07 April 2014 - Geneva - Two decades on and the stories are coming out to mark the 20th anniversary of the 1994 Rwandan genocide; a conflict that claimed nearly a million lives and displaced another two million. It was an almost unimaginable tragedy in which the ethnic conflict between the Hutus and Tutsis exploded across the Great Lakes Region of Africa, also affecting DR Congo, Burundi and Uganda as well.
At the time, Rwanda was one of the poorest countries in the world. Its health services were rudimentary and infectious diseases, including a growing AIDS epidemic, tuberculosis and a serious malaria problem, were having a devastating impact on the country. More than one in four children were dying before their fifth birthday. Rape and population displacements due to the genocide worsened both the AIDS epidemic and the malaria incidence.
"Whether survivor, perpetrator, or member of the diaspora, no Rwandan emerged unaffected," writes Dr Binagwaho Rwanda’s minister of health. "Much of the rest of the world stood idly by."
"Tuberculosis control programmes, weak before the genocide, were in complete disarray; for years afterwards, many patients received only intermittent therapy. Moreover, most health workers had either been killed or fled the country; many who remained had been complicit in the genocide, and trust in physicians and nurses were frayed."
Since then, Rwanda under President Paul Kagame has made dramatic progress on many fronts - health, economics and infrastructure. Much of the country’s turnaround is largely the result of the country’s leaders prioritizing equity, human development and health care for the poorest and most vulnerable. Strong government planning by using a foundation of community health workers to bring health care into every community, supported by low-cost, high impact solutions that can be scaled up to improve health outcomes across the country are the very reasons for Rwanda’s turnaround.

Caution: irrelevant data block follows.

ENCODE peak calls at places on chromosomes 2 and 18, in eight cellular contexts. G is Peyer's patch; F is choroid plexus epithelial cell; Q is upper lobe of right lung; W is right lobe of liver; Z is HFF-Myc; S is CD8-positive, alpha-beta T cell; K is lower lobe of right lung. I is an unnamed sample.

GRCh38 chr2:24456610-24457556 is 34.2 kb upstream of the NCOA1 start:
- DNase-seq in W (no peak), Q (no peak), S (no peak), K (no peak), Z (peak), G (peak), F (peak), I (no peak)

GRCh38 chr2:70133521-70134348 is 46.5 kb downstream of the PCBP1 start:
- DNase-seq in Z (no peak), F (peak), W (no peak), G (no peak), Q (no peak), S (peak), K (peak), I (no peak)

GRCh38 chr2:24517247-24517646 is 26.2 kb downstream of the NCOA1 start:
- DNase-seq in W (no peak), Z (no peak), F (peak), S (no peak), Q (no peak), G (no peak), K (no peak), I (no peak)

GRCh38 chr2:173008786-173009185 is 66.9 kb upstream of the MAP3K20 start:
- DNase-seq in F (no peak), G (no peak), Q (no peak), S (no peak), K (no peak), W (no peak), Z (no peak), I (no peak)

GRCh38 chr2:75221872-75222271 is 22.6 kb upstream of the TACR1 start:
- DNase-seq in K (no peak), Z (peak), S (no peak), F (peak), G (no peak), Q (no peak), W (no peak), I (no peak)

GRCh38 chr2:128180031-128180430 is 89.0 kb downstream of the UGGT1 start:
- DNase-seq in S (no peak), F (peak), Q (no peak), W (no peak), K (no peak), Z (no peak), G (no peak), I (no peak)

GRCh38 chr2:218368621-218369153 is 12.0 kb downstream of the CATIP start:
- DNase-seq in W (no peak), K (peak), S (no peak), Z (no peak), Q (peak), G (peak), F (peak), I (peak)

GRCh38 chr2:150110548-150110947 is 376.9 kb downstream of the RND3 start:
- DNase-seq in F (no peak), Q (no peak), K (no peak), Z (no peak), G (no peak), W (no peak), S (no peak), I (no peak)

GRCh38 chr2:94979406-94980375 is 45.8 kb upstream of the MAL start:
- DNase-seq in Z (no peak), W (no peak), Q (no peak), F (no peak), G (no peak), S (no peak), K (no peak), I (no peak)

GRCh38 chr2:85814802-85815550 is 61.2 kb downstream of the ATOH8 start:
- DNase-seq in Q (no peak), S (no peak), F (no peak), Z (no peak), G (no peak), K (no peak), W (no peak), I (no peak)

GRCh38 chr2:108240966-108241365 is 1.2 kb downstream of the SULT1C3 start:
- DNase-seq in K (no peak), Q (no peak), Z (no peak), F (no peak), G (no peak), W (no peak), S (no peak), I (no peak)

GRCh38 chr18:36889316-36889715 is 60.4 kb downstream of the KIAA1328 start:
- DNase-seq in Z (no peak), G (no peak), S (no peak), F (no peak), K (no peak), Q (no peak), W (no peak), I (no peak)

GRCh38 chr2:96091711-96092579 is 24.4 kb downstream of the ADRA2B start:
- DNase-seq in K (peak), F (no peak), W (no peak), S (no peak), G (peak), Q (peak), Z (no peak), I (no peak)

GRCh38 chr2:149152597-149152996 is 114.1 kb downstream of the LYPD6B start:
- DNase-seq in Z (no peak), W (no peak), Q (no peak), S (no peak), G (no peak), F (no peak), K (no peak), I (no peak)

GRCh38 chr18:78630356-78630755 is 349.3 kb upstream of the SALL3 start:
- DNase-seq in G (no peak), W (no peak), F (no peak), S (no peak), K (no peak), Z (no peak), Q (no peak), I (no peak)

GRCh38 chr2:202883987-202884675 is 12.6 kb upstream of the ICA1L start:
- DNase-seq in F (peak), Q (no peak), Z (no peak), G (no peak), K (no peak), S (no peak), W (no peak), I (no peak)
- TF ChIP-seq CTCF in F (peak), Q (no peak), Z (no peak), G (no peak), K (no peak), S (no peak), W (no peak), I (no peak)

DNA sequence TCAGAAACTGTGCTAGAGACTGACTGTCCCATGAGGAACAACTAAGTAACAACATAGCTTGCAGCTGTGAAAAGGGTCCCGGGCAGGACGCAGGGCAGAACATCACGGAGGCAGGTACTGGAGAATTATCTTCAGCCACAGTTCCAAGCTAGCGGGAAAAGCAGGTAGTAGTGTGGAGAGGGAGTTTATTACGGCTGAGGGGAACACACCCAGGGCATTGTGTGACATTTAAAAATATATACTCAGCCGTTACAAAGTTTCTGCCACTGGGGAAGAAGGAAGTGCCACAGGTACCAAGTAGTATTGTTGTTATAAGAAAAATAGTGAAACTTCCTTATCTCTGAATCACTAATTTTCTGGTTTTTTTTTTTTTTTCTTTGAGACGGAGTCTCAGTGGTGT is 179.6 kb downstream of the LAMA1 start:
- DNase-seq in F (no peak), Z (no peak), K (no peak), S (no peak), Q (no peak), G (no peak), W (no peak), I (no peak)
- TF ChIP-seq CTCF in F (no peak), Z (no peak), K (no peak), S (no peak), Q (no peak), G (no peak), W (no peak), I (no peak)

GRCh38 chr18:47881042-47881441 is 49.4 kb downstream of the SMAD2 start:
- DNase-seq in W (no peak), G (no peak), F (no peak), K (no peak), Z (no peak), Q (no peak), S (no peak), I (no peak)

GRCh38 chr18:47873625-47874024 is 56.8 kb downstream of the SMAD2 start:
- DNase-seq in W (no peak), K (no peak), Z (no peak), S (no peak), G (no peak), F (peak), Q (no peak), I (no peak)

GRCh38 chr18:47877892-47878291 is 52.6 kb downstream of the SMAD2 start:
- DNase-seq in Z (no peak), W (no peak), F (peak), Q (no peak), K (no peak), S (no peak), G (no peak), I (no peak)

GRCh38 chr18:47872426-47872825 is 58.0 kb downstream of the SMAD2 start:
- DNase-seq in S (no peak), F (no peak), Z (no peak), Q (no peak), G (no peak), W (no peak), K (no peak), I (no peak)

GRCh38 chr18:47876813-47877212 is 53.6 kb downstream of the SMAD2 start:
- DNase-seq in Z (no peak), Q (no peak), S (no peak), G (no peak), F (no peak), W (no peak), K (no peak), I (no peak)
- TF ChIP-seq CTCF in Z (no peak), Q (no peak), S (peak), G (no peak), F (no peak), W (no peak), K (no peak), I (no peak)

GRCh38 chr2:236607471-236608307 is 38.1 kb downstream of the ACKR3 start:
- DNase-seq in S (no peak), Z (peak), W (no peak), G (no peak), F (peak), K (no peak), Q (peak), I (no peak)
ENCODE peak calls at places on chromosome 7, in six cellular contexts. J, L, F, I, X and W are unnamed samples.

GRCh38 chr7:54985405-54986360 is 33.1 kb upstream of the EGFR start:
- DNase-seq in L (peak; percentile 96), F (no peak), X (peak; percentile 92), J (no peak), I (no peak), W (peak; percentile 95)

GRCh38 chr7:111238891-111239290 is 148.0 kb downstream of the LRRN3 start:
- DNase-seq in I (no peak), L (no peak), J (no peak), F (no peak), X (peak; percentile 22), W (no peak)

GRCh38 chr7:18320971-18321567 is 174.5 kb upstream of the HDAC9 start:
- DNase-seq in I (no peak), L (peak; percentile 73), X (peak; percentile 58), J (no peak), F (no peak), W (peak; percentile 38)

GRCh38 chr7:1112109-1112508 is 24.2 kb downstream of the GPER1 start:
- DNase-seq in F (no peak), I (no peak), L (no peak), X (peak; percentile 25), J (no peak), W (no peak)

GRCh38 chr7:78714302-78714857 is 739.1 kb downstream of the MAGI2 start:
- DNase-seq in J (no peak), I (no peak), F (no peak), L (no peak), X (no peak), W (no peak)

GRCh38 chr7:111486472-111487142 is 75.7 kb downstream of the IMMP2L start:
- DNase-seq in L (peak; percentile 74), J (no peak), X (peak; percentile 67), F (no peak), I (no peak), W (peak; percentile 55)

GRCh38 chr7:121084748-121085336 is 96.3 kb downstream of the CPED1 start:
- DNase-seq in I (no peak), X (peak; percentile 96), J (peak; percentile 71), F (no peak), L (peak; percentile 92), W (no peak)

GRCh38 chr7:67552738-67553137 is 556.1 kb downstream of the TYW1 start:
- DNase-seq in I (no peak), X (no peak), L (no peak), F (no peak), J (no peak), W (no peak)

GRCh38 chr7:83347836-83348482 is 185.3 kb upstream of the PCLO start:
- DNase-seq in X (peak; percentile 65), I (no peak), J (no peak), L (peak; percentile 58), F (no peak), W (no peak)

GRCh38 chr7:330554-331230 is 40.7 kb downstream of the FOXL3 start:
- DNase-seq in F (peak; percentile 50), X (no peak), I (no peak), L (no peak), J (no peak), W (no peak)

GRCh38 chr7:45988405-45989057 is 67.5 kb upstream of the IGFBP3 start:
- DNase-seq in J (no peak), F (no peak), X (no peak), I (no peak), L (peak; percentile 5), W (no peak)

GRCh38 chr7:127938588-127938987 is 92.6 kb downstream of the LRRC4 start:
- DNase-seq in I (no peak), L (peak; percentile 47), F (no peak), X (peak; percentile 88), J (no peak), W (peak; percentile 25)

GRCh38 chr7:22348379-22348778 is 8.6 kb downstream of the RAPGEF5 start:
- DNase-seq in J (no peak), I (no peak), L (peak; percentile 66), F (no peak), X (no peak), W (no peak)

In a study published this week by The Lancet medical journal, a group led by Dr Binagwaho and US Harvard professor in global health Dr Paul E. Farmer, reports on how life expectancy in the country has doubled, from the world’s highest child mortality and lowest life expectancy at birth to today 62.9 years, higher than 31 of the 46 countries in Sub-Saharan Africa.
Rates of under-5 mortality, maternal mortality and deaths due to tuberculosis and malaria have fallen alongside the burden of HIV. Rwanda is now on course to be the first in sub-Saharan Africa to meet every one of the health-related Millennium Development Goals (MDGs).
Speaking to the UK newspaper The Guardian, Dr Farmer, co-founder of Partners in Health, said there are important lessons to be learned. "In the last decade death rates from AIDS and tuberculosis have dropped more steeply in Rwanda than just about anywhere, ever.
"In the 30 years that I’ve been involved in the provision of health-care services to the poor and marginalised, I can think of no more dramatic example of a turnaround than that achieved in Rwanda."
In 2000, the Rwandan government created a plan called Vision 2020, with the primary objective of rapidly transforming Rwanda into a middle-income country. Health was identified as a key pillar in the government’s vision for economic development and poverty reduction. With aid from governments and multilateral funders like the Global Fund to Fight AIDS, TB and Malaria, the country has been able to subsidise premiums and co-payments for around 2 million of the poorest Rwandans, thus making it an incredible public health success story which now could provide a model for the rest of Africa.
To Western funders, it is encouraging to see that Rwanda has used its donors’ money wisely, utilizing it to build a complete health system - and to make that system available so freely to all its citizens. For many countries, Rwanda’s rebuilding should offer hope that they too can remake their countries and recover from crises in the coming decades.